Some need to work on it, often by very practical activities. For others it is a shift of perception. In a moment they “pluck up the courage” and away they go. Then it works, and hey presto! Here’s their self confidence once more.

This is a shift very many of us need to make in all sorts of challenges we encounter in life. We can feel very self confident for a large part of our lives but something happens and it’s gone. Others have lacked it for ages in particular parts of their lives, for example in social situations. Yet the shift can be made. Fear is an illusion. We’re so much more than that.

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It feels like nothing is going on and nobody is there

When nothing seems to be going on, and you need something to be happening, it can get very scary. “Is everything OK?” you might wonder.

Let’s imagine that you are needing some work, a job offer, or an order or a contract, and you’ve put a lot of effort into marketing and networking, and making contacts, and at the moment nothing’s happening. There are no emails, no calls, no texts. Silence.

It can be scary. This is when our faith can really get tested. What if nothing is going on? What if nobody is interested? What if nobody is going to buy or there isn’t going to be a job offer? Then the mind can really go off on one, right down some pit of terror and despair.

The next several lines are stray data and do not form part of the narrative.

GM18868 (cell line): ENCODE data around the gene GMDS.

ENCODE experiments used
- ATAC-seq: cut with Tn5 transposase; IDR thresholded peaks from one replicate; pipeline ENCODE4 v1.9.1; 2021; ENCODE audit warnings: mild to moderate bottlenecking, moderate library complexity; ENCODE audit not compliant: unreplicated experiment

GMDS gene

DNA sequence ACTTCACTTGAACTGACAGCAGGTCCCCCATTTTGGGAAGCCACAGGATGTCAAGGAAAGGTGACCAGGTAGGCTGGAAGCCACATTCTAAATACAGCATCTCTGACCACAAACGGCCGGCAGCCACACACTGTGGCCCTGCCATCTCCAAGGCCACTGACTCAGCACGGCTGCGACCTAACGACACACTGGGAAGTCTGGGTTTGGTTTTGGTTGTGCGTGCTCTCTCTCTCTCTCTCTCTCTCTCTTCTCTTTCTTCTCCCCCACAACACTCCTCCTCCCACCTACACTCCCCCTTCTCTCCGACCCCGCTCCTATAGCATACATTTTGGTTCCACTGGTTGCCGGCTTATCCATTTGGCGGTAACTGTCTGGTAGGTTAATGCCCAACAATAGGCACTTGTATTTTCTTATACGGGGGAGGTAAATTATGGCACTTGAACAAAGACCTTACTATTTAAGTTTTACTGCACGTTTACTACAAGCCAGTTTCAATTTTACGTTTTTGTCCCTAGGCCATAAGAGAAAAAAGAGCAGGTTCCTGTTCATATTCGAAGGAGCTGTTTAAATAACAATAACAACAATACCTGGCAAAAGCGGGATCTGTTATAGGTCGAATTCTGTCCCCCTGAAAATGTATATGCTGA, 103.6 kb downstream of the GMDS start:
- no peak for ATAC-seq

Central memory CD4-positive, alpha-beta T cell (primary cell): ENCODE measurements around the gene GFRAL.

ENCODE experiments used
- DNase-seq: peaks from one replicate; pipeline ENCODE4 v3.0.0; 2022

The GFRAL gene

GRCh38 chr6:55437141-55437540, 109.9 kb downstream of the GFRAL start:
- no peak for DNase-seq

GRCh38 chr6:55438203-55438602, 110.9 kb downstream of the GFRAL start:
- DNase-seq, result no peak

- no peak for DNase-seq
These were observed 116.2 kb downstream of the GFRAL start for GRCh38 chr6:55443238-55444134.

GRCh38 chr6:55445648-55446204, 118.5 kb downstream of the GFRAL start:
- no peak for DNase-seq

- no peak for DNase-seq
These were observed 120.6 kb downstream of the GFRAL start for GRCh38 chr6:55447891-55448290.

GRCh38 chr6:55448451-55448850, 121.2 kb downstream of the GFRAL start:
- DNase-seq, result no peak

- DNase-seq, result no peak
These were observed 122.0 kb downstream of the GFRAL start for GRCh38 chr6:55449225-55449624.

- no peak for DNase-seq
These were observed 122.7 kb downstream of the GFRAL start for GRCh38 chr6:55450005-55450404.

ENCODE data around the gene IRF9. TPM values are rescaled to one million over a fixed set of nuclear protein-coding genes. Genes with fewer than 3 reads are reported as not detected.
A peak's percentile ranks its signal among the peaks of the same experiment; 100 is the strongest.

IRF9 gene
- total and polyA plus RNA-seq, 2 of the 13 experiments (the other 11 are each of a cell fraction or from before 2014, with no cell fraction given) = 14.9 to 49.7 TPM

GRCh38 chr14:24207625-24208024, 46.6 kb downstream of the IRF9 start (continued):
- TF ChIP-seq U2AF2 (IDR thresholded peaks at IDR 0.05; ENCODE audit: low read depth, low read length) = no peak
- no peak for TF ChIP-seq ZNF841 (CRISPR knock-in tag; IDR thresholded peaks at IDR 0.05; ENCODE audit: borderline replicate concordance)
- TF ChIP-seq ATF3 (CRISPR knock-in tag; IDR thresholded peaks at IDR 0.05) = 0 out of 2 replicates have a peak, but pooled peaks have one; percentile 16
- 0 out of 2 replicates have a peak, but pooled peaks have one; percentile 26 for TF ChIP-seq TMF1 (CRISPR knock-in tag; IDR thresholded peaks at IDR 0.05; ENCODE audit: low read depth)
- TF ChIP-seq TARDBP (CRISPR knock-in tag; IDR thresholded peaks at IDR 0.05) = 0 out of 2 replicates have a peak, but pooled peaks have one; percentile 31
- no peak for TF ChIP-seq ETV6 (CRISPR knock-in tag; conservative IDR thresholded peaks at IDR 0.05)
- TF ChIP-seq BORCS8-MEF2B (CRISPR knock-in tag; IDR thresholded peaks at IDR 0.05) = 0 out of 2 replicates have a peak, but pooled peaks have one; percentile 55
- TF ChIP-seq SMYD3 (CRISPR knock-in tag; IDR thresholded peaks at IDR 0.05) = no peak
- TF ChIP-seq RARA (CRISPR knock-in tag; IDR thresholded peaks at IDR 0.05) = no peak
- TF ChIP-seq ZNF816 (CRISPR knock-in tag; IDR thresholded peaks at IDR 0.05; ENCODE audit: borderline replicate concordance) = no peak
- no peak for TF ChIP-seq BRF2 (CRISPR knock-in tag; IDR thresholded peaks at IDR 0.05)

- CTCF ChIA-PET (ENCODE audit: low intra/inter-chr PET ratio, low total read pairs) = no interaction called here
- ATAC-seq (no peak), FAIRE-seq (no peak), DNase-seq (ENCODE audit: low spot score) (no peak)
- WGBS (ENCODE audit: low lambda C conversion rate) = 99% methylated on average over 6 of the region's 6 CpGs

Those who are “between jobs” or are self-employed may really know this one. So too can people who are lonely and want someone else to be in their life. “What if there really is nobody out there for me?” “What if nobody wants me?” Thus we can get to feel really abandoned, unwanted, alone – unloved?

We might be very reluctant to do this, but the more we resist this, the more we get it. So an invaluable process is to face the fear and explore our faith. There’s something in here too about letting go. Because while it seems like nothing is going on, it is really. But while we’re invested in nothing happening, that’s what we get. It’s fascinating, were it not also very painful.

So, let go of the thought that nothing is happening, have the intention that something is happening, face and let go of fear, truly let go, and maybe even do something else so that the Universe can get on with sending you what you want without you messing it up by investing in fear – and then it happens! Magic!